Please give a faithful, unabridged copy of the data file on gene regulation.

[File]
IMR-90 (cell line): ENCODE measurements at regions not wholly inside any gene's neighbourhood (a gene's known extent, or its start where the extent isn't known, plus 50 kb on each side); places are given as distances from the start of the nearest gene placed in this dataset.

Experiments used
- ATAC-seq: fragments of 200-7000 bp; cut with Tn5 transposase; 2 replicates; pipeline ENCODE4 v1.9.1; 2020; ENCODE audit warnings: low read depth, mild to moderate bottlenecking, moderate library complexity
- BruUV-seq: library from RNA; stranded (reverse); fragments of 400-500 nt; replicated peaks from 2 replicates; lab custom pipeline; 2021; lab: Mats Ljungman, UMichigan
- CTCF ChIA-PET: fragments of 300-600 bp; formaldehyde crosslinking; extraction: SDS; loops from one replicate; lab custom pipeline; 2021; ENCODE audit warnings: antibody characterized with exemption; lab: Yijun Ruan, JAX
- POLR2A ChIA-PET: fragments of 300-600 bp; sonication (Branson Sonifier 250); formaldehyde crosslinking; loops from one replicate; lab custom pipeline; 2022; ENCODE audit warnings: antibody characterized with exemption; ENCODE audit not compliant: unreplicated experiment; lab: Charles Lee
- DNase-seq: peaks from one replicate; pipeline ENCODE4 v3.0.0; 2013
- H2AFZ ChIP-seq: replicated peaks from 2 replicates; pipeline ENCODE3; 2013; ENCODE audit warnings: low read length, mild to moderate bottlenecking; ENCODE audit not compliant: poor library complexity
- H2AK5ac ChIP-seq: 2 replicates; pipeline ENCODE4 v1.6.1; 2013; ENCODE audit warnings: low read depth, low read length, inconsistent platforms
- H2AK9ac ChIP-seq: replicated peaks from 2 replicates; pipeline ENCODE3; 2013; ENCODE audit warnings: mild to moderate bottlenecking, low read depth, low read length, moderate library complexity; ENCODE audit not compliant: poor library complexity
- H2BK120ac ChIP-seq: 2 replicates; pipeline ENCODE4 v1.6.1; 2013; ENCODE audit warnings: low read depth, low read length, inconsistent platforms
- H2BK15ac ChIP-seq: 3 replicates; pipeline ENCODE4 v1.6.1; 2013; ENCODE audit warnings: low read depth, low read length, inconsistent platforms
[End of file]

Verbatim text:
IMR-90 (cell line): ENCODE measurements at regions not wholly inside any gene's neighbourhood (a gene's known extent, or its start where the extent isn't known, plus 50 kb on each side); places are given as distances from the start of the nearest gene placed in this dataset.

Experiments used
- ATAC-seq: fragments of 200-7000 bp; cut with Tn5 transposase; 2 replicates; pipeline ENCODE4 v1.9.1; 2020; ENCODE audit warnings: low read depth, mild to moderate bottlenecking, moderate library complexity
- BruUV-seq: library from RNA; stranded (reverse); fragments of 400-500 nt; replicated peaks from 2 replicates; lab custom pipeline; 2021; lab: Mats Ljungman, UMichigan
- CTCF ChIA-PET: fragments of 300-600 bp; formaldehyde crosslinking; extraction: SDS; loops from one replicate; lab custom pipeline; 2021; ENCODE audit warnings: antibody characterized with exemption; lab: Yijun Ruan, JAX
- POLR2A ChIA-PET: fragments of 300-600 bp; sonication (Branson Sonifier 250); formaldehyde crosslinking; loops from one replicate; lab custom pipeline; 2022; ENCODE audit warnings: antibody characterized with exemption; ENCODE audit not compliant: unreplicated experiment; lab: Charles Lee
- DNase-seq: peaks from one replicate; pipeline ENCODE4 v3.0.0; 2013
- H2AFZ ChIP-seq: replicated peaks from 2 replicates; pipeline ENCODE3; 2013; ENCODE audit warnings: low read length, mild to moderate bottlenecking; ENCODE audit not compliant: poor library complexity
- H2AK5ac ChIP-seq: 2 replicates; pipeline ENCODE4 v1.6.1; 2013; ENCODE audit warnings: low read depth, low read length, inconsistent platforms
- H2AK9ac ChIP-seq: replicated peaks from 2 replicates; pipeline ENCODE3; 2013; ENCODE audit warnings: mild to moderate bottlenecking, low read depth, low read length, moderate library complexity; ENCODE audit not compliant: poor library complexity
- H2BK120ac ChIP-seq: 2 replicates; pipeline ENCODE4 v1.6.1; 2013; ENCODE audit warnings: low read depth, low read length, inconsistent platforms
- H2BK15ac ChIP-seq: 3 replicates; pipeline ENCODE4 v1.6.1; 2013; ENCODE audit warnings: low read depth, low read length, inconsistent platforms